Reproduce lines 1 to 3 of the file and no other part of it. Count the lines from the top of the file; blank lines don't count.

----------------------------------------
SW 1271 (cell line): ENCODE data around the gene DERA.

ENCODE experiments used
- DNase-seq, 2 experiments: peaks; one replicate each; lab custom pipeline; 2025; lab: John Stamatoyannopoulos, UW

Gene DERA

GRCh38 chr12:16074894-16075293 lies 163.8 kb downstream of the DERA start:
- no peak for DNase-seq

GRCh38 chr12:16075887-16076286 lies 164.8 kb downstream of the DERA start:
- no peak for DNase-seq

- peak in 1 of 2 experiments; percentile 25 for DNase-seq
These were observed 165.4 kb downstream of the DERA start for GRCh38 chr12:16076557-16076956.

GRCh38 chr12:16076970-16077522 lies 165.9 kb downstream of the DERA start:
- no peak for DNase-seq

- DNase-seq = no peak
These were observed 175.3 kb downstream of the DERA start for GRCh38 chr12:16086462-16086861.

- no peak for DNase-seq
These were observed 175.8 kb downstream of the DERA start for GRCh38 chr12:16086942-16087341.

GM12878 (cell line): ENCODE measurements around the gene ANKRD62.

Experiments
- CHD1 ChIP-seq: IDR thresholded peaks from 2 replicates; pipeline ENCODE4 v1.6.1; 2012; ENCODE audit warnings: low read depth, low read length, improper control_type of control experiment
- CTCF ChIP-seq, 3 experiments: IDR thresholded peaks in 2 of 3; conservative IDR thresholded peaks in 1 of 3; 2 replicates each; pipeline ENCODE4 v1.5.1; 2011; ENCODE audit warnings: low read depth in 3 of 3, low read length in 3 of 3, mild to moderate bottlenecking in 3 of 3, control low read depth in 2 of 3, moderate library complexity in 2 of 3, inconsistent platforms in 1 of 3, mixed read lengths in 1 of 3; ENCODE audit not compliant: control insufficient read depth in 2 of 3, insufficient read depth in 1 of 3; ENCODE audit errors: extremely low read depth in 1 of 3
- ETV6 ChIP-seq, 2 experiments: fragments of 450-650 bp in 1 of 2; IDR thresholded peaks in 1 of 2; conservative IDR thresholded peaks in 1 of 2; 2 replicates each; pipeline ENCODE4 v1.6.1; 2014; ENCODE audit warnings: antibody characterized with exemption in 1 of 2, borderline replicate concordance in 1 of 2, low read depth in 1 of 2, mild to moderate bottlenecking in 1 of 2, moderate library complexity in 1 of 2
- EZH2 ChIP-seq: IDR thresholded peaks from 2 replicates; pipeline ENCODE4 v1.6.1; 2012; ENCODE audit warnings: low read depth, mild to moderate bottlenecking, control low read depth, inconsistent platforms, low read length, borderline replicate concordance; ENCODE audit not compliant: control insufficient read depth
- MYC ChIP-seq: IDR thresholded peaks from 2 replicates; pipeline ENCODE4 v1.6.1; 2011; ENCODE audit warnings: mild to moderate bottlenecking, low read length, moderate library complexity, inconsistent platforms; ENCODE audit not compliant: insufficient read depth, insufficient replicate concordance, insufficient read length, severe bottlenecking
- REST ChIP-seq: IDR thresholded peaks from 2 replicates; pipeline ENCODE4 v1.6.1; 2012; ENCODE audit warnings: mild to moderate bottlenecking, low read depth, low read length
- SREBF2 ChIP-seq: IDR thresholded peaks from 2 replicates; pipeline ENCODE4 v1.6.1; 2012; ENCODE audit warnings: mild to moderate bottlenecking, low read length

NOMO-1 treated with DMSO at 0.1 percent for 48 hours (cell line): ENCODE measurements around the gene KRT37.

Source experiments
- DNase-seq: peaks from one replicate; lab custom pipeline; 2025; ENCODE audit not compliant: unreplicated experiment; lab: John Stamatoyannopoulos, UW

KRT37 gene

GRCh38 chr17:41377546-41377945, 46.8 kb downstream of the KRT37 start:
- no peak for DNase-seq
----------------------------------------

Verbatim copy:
SW 1271 (cell line): ENCODE data around the gene DERA.

ENCODE experiments used
- DNase-seq, 2 experiments: peaks; one replicate each; lab custom pipeline; 2025; lab: John Stamatoyannopoulos, UW